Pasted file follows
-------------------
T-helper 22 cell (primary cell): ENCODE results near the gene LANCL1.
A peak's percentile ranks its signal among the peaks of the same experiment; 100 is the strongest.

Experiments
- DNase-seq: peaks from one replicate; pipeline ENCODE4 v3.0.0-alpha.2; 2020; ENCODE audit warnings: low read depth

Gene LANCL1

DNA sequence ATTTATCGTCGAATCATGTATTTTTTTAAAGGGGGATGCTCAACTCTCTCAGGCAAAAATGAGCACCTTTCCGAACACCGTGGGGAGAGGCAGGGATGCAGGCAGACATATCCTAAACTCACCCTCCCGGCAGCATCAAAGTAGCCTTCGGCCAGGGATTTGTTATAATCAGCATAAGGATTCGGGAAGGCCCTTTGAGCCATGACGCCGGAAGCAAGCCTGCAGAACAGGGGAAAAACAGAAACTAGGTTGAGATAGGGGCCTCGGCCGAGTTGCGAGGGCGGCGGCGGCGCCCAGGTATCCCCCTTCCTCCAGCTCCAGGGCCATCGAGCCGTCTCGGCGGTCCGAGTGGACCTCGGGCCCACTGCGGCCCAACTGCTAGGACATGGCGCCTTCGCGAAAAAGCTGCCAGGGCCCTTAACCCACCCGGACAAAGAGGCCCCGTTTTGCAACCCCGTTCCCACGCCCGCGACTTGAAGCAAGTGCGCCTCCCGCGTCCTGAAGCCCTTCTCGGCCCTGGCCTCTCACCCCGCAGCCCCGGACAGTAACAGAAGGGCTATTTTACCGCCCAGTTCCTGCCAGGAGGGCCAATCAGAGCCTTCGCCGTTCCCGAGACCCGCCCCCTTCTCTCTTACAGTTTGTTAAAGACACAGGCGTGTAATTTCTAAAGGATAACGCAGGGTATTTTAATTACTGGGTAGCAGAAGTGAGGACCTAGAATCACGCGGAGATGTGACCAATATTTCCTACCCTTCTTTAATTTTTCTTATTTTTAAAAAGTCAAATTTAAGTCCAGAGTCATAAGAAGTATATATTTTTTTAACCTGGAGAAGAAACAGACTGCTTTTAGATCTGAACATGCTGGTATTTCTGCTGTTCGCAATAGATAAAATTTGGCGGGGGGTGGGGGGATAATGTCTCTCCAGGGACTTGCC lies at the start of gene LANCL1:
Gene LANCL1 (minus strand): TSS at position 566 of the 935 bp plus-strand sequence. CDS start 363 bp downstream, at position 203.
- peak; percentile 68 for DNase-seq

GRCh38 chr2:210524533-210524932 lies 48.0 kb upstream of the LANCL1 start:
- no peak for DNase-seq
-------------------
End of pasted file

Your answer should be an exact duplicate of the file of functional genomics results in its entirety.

T-helper 22 cell (primary cell): ENCODE results near the gene LANCL1.
A peak's percentile ranks its signal among the peaks of the same experiment; 100 is the strongest.

Experiments
- DNase-seq: peaks from one replicate; pipeline ENCODE4 v3.0.0-alpha.2; 2020; ENCODE audit warnings: low read depth

Gene LANCL1

DNA sequence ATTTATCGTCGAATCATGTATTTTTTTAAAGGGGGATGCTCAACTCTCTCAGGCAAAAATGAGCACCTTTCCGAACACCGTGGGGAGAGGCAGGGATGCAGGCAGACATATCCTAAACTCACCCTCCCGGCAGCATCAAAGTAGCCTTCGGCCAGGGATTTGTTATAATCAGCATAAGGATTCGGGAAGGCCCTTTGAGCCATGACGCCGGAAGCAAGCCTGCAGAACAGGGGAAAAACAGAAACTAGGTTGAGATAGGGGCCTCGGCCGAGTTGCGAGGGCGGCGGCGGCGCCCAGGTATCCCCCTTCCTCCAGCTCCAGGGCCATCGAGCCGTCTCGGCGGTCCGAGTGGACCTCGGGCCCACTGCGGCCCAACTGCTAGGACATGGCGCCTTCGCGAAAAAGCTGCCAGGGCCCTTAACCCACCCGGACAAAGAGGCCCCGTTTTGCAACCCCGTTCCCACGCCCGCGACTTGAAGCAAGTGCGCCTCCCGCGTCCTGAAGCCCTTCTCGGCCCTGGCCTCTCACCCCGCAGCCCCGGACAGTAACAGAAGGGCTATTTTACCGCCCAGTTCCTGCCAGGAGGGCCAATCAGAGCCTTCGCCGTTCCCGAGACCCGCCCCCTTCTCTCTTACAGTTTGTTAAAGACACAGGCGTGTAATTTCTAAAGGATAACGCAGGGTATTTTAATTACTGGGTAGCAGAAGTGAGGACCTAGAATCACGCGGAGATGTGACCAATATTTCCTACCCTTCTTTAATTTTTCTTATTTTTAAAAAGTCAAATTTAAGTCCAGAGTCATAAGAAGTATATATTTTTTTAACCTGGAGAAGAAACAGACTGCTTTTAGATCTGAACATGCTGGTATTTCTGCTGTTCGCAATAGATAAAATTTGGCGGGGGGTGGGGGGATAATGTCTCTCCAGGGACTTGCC lies at the start of gene LANCL1:
Gene LANCL1 (minus strand): TSS at position 566 of the 935 bp plus-strand sequence. CDS start 363 bp downstream, at position 203.
- peak; percentile 68 for DNase-seq

GRCh38 chr2:210524533-210524932 lies 48.0 kb upstream of the LANCL1 start:
- no peak for DNase-seq